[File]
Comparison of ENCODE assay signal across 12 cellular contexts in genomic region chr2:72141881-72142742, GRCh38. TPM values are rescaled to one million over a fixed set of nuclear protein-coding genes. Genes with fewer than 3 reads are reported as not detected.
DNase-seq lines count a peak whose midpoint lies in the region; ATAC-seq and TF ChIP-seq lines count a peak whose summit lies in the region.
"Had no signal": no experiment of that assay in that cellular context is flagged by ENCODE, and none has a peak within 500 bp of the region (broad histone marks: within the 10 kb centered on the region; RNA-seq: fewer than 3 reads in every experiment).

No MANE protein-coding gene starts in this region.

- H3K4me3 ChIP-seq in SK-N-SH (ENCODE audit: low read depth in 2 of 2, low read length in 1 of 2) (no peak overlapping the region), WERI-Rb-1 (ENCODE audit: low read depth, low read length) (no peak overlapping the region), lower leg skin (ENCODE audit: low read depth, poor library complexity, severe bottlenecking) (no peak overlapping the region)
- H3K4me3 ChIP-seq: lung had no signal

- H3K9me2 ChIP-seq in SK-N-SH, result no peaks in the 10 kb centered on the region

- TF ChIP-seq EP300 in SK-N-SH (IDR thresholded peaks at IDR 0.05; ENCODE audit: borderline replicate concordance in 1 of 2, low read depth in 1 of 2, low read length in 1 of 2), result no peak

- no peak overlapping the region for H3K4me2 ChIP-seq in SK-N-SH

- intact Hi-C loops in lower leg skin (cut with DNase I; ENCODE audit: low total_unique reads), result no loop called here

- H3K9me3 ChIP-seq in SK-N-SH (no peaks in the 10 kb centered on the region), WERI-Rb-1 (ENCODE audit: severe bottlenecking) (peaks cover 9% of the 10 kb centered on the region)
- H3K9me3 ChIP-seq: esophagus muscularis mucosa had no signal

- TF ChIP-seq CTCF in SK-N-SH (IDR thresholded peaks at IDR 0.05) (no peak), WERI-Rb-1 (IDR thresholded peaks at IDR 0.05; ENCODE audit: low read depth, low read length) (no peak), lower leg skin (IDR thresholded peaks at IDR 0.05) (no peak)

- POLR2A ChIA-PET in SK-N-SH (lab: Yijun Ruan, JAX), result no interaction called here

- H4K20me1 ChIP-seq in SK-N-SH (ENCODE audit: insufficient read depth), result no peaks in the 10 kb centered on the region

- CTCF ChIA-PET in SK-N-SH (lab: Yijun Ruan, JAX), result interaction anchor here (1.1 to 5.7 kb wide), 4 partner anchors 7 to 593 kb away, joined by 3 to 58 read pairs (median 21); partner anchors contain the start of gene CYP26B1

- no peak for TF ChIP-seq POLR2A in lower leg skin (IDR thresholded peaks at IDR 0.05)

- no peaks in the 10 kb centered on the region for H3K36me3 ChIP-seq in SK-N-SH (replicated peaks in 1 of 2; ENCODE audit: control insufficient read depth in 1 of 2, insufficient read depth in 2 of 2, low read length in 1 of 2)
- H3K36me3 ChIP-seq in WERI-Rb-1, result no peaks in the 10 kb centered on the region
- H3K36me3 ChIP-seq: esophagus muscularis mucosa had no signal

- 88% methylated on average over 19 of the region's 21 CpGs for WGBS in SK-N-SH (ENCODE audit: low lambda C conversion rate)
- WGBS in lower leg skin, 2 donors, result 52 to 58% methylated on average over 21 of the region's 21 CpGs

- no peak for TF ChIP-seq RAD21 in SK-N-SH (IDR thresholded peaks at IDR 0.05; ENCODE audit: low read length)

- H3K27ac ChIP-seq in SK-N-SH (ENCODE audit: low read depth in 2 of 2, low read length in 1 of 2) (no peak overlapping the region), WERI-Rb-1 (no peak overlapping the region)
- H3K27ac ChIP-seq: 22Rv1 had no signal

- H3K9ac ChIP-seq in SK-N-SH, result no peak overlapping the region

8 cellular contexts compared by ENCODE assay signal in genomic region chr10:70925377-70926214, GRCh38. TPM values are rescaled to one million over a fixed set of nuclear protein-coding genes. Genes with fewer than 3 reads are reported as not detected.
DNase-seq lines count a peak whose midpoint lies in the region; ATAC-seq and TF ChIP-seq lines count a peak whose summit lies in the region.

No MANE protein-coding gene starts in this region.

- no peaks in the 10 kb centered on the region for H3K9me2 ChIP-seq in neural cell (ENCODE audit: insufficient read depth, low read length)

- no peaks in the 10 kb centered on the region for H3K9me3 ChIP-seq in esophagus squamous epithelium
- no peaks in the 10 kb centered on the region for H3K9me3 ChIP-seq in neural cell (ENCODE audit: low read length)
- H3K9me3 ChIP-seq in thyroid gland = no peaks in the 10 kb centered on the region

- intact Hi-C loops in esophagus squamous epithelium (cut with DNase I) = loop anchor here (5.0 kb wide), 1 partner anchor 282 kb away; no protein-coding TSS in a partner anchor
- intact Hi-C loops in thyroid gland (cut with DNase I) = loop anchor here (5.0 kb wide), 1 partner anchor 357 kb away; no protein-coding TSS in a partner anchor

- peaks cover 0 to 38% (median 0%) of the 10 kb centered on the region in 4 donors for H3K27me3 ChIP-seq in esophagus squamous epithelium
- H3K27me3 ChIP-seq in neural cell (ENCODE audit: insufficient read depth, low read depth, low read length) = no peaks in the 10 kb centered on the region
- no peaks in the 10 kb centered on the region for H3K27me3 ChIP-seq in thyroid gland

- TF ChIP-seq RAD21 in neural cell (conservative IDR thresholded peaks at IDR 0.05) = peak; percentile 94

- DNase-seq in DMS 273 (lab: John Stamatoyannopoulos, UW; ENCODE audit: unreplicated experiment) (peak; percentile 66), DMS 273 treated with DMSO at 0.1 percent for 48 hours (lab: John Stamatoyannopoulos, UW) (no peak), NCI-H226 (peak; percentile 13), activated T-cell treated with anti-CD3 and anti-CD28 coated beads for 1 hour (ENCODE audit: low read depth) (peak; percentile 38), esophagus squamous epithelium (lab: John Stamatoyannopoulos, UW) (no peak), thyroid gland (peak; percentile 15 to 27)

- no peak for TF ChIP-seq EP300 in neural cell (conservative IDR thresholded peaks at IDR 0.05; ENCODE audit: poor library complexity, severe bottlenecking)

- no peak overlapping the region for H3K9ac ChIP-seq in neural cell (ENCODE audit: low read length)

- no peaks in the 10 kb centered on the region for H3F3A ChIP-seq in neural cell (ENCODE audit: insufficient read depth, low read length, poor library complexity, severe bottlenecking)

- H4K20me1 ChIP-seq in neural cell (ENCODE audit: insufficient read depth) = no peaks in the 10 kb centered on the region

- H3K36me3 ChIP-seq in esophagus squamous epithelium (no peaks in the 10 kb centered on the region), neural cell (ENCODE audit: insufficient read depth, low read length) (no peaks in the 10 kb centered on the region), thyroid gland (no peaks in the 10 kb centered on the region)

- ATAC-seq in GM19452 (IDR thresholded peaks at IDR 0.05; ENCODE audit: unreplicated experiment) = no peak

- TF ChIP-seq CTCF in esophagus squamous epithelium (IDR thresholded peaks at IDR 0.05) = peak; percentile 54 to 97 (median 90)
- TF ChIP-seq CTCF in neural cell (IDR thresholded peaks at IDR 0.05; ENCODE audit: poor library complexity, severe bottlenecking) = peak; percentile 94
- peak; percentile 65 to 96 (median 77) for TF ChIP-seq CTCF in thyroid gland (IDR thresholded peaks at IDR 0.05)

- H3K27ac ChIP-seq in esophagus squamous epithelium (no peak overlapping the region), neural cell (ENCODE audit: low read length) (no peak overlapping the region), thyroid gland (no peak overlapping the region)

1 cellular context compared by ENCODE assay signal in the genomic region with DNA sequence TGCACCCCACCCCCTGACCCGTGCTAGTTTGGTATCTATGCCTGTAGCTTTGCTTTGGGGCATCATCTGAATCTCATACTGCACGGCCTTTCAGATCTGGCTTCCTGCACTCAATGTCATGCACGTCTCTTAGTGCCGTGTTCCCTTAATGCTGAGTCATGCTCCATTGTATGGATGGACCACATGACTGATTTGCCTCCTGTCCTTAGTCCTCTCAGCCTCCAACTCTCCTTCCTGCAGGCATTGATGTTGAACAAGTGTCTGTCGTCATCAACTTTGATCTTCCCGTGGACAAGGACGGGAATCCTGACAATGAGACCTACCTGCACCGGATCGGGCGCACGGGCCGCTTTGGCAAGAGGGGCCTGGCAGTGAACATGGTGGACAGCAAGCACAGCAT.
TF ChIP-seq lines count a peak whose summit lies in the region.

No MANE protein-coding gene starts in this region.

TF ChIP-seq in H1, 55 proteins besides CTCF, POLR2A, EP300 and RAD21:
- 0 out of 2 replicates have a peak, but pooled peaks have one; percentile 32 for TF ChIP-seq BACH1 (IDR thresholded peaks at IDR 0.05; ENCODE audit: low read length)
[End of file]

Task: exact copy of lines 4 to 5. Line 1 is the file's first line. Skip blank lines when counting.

No MANE protein-coding gene starts in this region.

- H3K4me3 ChIP-seq in SK-N-SH (ENCODE audit: low read depth in 2 of 2, low read length in 1 of 2) (no peak overlapping the region), WERI-Rb-1 (ENCODE audit: low read depth, low read length) (no peak overlapping the region), lower leg skin (ENCODE audit: low read depth, poor library complexity, severe bottlenecking) (no peak overlapping the region)